The “Buyer Beware Act” is off to a promising start in the State House and Senate. The bill increases penalties on criminals convicted of certain human trafficking offenses.
It was introduced by two York County Republican legislators: Rep. Seth Grove and Sen. Kristin Phillips-Hill as House Bill 12 and Senate Bill 60. The measure was introduced in a press conference on January 9th and has at least a dozen co-sponsors in the Senate and more than 60 in the House.
The legislation would double the maximum jail sentence for an individual convicted of trafficking or patronizing a victim of trafficking. Currently, these crimes carry a maximum penalty of up to 10 years in prison. The bill would upgrade these to first-degree felonies, which carry a maximum sentence of up to 20 years in prison.
In addition, those convicted of patronizing a victim of sexual trafficking would receive an increased fine of between $1,000 and $30,000, up from $500, at the discretion of the court. If the victim is a minor at the time of the offense, the fine would be increased to a minimum of $5,000 and a maximum of $100,000.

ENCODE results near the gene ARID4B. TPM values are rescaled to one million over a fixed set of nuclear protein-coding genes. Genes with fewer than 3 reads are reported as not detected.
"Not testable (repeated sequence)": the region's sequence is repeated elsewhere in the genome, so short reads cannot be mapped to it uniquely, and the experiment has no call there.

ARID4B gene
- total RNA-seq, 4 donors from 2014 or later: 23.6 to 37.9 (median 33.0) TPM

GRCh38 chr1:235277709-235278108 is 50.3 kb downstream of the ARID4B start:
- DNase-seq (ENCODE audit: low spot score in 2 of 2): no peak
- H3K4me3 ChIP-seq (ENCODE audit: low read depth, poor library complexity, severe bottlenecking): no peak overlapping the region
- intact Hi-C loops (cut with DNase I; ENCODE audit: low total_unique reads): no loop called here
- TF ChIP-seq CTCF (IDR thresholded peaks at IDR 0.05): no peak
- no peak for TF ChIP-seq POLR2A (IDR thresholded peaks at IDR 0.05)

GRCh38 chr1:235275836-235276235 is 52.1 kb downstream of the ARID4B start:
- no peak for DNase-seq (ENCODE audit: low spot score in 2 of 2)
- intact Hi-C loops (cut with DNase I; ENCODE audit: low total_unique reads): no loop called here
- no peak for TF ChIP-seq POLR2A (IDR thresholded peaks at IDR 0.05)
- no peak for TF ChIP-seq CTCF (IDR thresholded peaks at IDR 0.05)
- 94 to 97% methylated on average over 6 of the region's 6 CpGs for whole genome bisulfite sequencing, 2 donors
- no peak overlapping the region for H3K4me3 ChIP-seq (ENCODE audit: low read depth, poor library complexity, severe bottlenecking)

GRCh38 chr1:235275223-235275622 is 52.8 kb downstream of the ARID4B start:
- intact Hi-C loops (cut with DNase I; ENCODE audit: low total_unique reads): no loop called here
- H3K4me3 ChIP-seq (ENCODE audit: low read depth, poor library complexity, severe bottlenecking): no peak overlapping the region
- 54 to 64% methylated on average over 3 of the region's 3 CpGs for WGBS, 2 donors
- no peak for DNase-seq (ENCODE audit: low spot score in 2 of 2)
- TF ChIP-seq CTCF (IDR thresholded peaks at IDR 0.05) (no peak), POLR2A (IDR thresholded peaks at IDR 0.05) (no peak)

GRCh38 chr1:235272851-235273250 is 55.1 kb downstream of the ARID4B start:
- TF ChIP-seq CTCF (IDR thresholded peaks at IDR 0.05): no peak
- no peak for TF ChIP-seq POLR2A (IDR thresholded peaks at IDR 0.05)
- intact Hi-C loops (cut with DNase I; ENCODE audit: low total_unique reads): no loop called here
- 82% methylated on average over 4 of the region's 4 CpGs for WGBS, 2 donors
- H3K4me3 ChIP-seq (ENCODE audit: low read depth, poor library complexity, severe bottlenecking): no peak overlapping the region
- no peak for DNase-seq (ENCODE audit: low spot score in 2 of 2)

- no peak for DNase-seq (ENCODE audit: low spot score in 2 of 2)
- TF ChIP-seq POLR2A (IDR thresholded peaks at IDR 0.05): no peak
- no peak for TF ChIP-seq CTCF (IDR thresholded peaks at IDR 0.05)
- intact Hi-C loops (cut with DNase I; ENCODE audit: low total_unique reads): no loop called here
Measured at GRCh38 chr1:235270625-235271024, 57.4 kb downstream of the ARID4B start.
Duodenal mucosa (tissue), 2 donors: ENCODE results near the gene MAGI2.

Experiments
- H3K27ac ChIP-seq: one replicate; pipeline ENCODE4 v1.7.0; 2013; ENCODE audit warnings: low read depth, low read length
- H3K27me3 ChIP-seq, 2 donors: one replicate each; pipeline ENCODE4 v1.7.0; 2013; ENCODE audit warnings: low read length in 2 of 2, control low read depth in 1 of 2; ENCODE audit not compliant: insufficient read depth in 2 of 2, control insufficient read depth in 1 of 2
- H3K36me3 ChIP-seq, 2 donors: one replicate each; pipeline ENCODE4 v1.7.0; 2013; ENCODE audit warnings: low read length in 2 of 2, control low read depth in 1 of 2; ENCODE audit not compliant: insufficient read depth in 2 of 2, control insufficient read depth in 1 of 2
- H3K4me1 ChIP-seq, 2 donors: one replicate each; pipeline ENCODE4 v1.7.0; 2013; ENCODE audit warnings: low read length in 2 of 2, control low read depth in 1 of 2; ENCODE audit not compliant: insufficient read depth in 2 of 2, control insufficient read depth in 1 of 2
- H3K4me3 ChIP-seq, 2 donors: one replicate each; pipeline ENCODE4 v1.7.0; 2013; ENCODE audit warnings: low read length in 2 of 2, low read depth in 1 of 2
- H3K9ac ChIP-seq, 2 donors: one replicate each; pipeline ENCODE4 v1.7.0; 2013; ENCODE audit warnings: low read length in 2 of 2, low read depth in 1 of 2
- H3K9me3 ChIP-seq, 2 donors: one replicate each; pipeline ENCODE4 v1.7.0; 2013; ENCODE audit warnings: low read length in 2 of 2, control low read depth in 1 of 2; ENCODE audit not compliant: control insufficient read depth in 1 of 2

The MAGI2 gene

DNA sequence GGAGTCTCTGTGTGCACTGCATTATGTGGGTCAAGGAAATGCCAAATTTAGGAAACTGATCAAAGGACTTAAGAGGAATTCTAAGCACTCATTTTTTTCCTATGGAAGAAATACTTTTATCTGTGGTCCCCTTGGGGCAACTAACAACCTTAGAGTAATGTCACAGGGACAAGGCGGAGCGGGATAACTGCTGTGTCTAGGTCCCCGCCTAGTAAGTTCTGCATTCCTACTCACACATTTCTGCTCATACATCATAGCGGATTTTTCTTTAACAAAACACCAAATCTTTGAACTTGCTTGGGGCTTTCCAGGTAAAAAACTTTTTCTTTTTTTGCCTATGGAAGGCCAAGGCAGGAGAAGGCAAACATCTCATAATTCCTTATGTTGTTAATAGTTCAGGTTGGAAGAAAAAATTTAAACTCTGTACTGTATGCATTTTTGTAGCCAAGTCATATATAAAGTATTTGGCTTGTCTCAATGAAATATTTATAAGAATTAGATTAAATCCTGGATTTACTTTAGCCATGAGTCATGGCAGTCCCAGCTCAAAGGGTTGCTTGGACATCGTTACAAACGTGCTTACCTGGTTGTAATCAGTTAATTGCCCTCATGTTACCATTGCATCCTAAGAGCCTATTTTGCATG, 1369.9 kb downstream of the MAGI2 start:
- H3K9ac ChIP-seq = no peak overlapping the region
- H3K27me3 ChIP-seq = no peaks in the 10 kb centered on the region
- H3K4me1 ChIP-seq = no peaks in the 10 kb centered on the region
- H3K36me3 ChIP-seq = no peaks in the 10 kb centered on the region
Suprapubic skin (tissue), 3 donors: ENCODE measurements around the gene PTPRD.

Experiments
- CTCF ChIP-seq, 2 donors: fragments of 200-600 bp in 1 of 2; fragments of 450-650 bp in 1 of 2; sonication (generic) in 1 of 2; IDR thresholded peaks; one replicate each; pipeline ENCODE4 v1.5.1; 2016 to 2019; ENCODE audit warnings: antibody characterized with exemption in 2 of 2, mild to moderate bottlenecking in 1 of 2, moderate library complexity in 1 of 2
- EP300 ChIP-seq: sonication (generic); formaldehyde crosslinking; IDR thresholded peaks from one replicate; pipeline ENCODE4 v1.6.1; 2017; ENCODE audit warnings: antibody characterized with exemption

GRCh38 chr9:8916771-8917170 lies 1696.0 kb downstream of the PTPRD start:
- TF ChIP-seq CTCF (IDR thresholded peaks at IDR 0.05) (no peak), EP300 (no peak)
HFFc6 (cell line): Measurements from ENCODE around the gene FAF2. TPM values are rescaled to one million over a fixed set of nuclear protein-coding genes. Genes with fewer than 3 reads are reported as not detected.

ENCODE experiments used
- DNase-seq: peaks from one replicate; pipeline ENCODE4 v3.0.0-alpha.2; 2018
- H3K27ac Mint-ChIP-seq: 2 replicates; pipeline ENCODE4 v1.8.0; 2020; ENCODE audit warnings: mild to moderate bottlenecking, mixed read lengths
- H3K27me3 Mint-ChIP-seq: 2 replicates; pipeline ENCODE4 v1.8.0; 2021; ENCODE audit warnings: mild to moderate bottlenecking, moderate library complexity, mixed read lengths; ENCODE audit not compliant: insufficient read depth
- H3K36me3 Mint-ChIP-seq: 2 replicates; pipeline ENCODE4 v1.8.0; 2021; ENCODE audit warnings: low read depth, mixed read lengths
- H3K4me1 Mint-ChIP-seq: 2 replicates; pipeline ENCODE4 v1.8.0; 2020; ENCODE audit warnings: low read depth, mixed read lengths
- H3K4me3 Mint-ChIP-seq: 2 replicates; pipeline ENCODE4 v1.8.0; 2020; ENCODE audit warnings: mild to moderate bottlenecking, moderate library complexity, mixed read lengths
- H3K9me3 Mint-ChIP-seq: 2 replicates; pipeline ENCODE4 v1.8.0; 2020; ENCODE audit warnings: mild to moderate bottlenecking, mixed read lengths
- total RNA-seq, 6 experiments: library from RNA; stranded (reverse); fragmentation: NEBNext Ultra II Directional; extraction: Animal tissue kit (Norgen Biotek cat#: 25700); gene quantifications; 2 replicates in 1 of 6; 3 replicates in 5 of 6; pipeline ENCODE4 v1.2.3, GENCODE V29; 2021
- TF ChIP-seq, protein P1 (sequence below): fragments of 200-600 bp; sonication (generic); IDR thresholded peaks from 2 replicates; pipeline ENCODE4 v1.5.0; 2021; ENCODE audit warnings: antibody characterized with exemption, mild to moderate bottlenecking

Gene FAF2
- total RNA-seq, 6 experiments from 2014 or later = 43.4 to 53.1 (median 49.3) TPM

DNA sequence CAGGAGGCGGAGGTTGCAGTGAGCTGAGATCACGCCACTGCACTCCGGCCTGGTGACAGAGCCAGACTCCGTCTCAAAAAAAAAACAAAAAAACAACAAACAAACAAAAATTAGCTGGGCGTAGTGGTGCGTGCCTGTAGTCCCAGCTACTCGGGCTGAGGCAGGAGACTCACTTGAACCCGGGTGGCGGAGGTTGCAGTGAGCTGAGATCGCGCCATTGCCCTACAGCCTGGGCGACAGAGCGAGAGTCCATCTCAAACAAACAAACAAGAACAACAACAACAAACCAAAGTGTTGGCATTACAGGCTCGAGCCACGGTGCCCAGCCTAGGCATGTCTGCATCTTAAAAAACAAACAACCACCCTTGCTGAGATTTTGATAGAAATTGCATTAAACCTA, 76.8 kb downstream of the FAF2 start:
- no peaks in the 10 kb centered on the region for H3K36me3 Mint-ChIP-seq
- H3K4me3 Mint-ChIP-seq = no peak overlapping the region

“There’s been a lot of good work done to fight human trafficking here in Pennsylvania,” said Rep. Grove. “I know the Trump Administration has been pushing it at the federal level. It’s good that it’s finally getting the attention it deserves.”
Senator Phillips-Hill says human trafficking is modern-day slavery.
“I think a lot of people are shocked and have a hard time believing that, in this modern era, that slavery still exists,” she said. “The average victim is between the ages of 12 and 14! They are led into a very horrific life that includes torture, mutilation, isolation, and threats of violence against family and loved ones.”
“As it stands now, without this bill, if you advertise a victim to be trafficked, the penalties are not that severe,” said Sen. Phillips-Hill. “If you have sex with a minor, that law didn’t come after you. But with the Buyer Beware Act, it will address these issues.”
Grove and Phillips-Hill both thanked the PA Catholic Conference for its support. They also praised the work of the York County District Attorney’s Office.
The legislative session is still in its early stages, but Rep. Grove has already given a lot of credit to new Majority Leader Bryan Cutler.
“He’s made some of the biggest changes that we’ve seen in a number of years in the House as far as operations,” Grove said. “That will mean a little more on the efficiency side and a little more on the transparency side.”